Much has been written about using the iPhone and iPod touch with Voiceover, (Apple's built in screen reader), but not so much about the iPad. So I figured since I was fortunate enough to get my hands on one recently I'd share my experiences with you on the blog.
My first real focused exposure to iDevices was back in march of this year while attending the California State university Centre On disabilities conference commonly known as CSUN. To learn more about this conference go to
The preconference session I attended focused on the iPad 2 and how it was used in the education system to assist those with special needs across the U.S.
So there I was in a room of folks none of whom I knew and being handed an iPad 2 which I also knew little about. By the end of the 3 hour session with the iPad, I was comfortable navigating the touch screen and told myself I'd be getting an iDevice when I got home. Now that I've had an iPhone for a couple months it was interesting to revisit the iPad 2 and compare both devices from an accessibility point of view. So with the background out of the way let's begin.
iPad Physical features
One thing you will notice immediately about the iPad is the slipperiness, particularly if you use it on your lap. This isn't a bad thing, just something you need to be aware of when using it. I would find myself reorienting the unit often as it would change to landscape mode if it shifted slightly. There is a way to lock the orientation so not to worry if you intend to use it this way. Placing the iPad on a flat surface is probably better to start with, as it makes it easier to locate and connect the earbuds and USB doc cable. The connectors are just underneath the top and bottom edges of the device with the earbud jack at the top and the doc at the bottom just like the iPhone. Yay for apple for thinking of consistency across devices. It really aids in learning for those who have vision loss as they don't have to memorize a different layout for each device.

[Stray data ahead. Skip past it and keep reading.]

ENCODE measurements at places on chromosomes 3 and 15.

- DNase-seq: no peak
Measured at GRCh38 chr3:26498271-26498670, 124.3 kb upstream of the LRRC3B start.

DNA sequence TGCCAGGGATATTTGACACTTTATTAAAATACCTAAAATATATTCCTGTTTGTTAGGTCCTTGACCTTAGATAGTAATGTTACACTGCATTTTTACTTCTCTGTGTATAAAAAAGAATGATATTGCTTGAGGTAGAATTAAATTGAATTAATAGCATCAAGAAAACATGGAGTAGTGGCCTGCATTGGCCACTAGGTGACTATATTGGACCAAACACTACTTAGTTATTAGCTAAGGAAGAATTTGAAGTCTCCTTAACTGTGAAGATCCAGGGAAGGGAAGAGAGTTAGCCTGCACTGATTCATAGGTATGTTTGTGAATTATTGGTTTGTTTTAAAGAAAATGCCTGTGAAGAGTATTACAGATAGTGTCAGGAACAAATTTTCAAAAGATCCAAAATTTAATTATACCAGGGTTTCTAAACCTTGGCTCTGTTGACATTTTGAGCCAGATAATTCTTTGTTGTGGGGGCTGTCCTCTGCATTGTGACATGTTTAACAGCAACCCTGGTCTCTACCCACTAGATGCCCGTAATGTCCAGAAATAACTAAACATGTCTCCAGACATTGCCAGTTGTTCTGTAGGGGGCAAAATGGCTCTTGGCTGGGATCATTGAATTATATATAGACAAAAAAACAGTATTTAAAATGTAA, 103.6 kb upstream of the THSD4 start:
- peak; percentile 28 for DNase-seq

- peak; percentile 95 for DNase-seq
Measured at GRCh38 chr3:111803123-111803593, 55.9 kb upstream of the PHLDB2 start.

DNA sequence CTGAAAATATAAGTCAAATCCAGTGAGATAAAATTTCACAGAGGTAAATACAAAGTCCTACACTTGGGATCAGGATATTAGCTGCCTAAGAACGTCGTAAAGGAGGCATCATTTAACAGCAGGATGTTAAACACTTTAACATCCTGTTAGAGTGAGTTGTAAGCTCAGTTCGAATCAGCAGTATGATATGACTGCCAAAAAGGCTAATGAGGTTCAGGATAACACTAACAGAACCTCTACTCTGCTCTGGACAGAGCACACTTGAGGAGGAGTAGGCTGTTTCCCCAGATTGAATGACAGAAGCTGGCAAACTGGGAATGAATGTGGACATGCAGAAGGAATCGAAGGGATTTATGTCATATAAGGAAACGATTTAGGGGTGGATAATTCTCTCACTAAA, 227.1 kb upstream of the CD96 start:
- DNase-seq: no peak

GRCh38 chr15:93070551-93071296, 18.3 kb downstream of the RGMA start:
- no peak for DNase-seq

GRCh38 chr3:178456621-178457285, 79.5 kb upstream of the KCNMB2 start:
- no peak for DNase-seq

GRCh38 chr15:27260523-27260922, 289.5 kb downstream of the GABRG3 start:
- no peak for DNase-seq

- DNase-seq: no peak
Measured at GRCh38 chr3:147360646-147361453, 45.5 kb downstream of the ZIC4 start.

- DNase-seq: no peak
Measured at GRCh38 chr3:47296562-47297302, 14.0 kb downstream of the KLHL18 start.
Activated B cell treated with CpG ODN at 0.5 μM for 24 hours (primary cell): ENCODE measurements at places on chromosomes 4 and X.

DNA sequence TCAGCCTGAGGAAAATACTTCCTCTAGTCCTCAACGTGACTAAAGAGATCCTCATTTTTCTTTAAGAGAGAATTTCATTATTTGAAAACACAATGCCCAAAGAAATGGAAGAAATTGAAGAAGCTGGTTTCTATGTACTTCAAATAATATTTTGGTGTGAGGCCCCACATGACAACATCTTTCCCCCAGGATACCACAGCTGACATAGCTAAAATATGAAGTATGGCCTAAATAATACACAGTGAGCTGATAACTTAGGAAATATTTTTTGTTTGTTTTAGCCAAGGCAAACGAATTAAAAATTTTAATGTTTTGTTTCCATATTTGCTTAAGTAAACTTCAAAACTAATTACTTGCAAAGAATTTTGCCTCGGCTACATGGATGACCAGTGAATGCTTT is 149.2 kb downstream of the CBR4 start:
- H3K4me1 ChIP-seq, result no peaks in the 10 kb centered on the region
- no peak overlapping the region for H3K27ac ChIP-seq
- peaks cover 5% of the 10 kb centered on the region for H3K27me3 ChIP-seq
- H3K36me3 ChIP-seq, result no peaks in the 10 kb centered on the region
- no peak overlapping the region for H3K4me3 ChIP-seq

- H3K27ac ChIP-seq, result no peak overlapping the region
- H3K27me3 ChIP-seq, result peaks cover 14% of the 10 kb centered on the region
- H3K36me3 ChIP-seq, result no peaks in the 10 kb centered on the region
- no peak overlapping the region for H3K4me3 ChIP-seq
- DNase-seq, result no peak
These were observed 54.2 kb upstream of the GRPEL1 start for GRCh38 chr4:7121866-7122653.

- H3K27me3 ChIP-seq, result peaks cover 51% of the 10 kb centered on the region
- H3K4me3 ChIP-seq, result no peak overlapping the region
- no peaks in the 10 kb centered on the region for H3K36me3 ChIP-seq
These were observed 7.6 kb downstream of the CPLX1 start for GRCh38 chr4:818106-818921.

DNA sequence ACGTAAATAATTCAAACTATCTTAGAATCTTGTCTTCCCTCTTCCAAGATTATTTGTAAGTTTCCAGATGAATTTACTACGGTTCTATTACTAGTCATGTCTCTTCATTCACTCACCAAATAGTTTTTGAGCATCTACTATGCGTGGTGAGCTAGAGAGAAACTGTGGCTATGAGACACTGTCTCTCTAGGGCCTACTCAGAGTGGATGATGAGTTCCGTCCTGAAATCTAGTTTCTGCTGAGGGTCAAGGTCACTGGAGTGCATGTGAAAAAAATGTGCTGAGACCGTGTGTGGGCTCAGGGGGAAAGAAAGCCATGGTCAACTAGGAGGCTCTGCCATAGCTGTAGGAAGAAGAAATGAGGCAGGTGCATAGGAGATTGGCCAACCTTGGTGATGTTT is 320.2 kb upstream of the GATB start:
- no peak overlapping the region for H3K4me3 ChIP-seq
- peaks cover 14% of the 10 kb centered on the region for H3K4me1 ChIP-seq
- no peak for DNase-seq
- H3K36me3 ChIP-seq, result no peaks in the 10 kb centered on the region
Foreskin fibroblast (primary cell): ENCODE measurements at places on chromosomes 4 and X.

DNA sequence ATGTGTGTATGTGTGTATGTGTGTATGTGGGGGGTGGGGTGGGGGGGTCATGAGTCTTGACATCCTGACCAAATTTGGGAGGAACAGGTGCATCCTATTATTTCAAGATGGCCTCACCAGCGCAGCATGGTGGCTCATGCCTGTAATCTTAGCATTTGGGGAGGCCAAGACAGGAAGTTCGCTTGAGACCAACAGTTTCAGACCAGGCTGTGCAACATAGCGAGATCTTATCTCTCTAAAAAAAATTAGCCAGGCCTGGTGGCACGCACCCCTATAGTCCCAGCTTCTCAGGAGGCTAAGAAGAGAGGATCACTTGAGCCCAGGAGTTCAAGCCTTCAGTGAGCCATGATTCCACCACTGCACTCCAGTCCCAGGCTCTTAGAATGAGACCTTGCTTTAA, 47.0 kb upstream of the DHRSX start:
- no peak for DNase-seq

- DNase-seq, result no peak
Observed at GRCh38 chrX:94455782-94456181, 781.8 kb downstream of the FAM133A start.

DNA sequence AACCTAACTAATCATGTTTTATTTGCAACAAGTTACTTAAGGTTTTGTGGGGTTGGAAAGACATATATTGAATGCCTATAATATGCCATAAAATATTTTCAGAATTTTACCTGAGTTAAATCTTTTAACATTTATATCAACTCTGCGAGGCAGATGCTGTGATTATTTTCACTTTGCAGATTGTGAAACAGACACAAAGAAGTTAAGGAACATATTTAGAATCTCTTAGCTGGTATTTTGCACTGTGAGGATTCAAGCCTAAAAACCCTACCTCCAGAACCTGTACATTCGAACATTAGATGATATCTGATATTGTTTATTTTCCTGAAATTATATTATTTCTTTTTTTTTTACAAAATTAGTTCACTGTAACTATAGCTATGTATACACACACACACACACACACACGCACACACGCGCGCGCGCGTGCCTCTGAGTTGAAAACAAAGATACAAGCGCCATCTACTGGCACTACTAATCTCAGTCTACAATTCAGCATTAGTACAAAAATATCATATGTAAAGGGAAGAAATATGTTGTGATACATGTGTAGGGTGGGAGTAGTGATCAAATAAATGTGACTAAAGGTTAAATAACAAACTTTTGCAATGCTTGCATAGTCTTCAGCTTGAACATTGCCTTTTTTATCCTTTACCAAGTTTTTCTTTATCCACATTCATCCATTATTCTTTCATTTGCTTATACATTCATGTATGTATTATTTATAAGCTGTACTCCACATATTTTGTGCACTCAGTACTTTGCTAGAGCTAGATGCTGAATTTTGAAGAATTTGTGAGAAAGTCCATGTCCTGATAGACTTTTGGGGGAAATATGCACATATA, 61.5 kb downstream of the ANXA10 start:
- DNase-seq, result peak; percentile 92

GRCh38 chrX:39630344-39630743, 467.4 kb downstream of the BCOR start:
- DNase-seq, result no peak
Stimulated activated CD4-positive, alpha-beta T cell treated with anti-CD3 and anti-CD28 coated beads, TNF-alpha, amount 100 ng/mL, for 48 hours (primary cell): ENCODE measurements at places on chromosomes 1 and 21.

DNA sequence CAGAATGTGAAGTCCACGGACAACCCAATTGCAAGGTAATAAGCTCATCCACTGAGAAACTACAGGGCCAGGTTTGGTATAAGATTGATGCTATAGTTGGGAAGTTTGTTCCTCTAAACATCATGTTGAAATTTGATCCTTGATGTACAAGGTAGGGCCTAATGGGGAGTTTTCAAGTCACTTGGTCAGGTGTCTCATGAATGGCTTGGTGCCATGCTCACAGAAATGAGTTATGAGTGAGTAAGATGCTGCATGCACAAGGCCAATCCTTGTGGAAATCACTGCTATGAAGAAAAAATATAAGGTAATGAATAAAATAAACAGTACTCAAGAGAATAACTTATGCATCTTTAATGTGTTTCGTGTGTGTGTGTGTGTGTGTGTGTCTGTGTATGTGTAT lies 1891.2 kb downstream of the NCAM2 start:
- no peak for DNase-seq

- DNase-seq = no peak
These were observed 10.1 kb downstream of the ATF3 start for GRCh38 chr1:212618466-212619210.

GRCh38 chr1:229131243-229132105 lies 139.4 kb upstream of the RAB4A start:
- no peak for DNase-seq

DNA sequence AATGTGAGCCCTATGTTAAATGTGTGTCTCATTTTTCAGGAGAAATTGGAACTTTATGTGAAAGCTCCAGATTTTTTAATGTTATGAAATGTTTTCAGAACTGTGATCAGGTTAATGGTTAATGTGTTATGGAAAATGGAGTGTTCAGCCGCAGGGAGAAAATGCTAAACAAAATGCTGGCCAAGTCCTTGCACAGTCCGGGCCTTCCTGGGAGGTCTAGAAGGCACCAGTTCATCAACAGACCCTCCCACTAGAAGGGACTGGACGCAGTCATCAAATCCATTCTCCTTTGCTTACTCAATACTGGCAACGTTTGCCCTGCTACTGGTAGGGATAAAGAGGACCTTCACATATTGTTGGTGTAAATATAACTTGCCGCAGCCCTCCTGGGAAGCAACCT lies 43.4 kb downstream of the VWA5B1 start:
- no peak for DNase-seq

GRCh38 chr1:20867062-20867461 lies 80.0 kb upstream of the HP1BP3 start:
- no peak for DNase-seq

With the iPad in front of you and the doc connector at the bottom let's take a tactile tour of the unit. As you slide your finger to the right along the top edge of the iPad the first switch you find at the top right corner is the lock switch. Moving down the right side you encounter the mute/unmute switch. You can choose to assign this switch to lock the orientation of the iPad in settings if you wish. as you continue to slide your finger down the right edge of the unit just below the mute switch are the volume up and down buttons. The home button is located in the familiar location at the bottom, just above the connector cable, though you will have to open the cover to see it.
Firing Up the iPad
Activating the iPad is as simple as opening the Smart Cover, this is what Apple has named it and you'll soon learn why once you work with it a while. When the Smart Cover is open, the iPad is unlocked and ready to go. Voiceover announces the last app you opened, and once you close the cover you here the familiar "screen locked" message, just like you do on the iPhone.
The Smart Cover itself is a cool idea and rather ingenious. It not only protects the screen, but doubles as a stand so you can adjust the angle of the iPad, either upright or in a tilt position for watching videos, or doing serious gaming. The
Smart cover attaches to the iPad in the correct spot magnetically so you don't have to fiddle around getting it aligned properly. It just knows where to go! The Smart Cover comes in several colours too. To learn more check out
Navigating the screen and working with apps
You will quickly notice as you move around the iPad the vast amount of real estate space and spatial distances between the app icons. This does take some getting used to, especially if you have been using a smaller screen device like the iPhone. My best advice, be patient and work with what you know. Voiceover works exactly the same on the iPad and even though the gestures and locating apps by moving a finger around the screen may take longer in the beginning it is still a fun device to use. If I were keeping this device I would probably invest in a Bluetooth keyboard to make this process faster. Yes, you guessed it, I'm not the most patient person on earth. <grin>
There is one major difference when working with apps on the iPad that I'll point out that might save you some anxious moments. If you go in to settings for example and open General, then sounds, the screen is divided in to two panes or columns. The sounds pane on the right, which you just opened, and the remainder of the general options pane on the left. As you move your finger around the screen, you might easily navigate away from your intended location. The neat thing though is Apple has kept the same sound alerts it uses on the iPhone when moving to a new line alerting you that you have moved away from the pane you wanted to focus on.
I'll insert a screen shot here to illustrate this concept.
In closing, as I've rambled longer than I intended, I think the iPad 2 is a great device to have, particularly if you are a real road warrior and don't wish to take along a PC or braille notetaker. For now at least, the iPhone meets my needs and it will be my everyday iDevice of choice. Now, I must go get more apps before I surrender the iPad back to my boss for the weekend. Happy Canada Day everyone.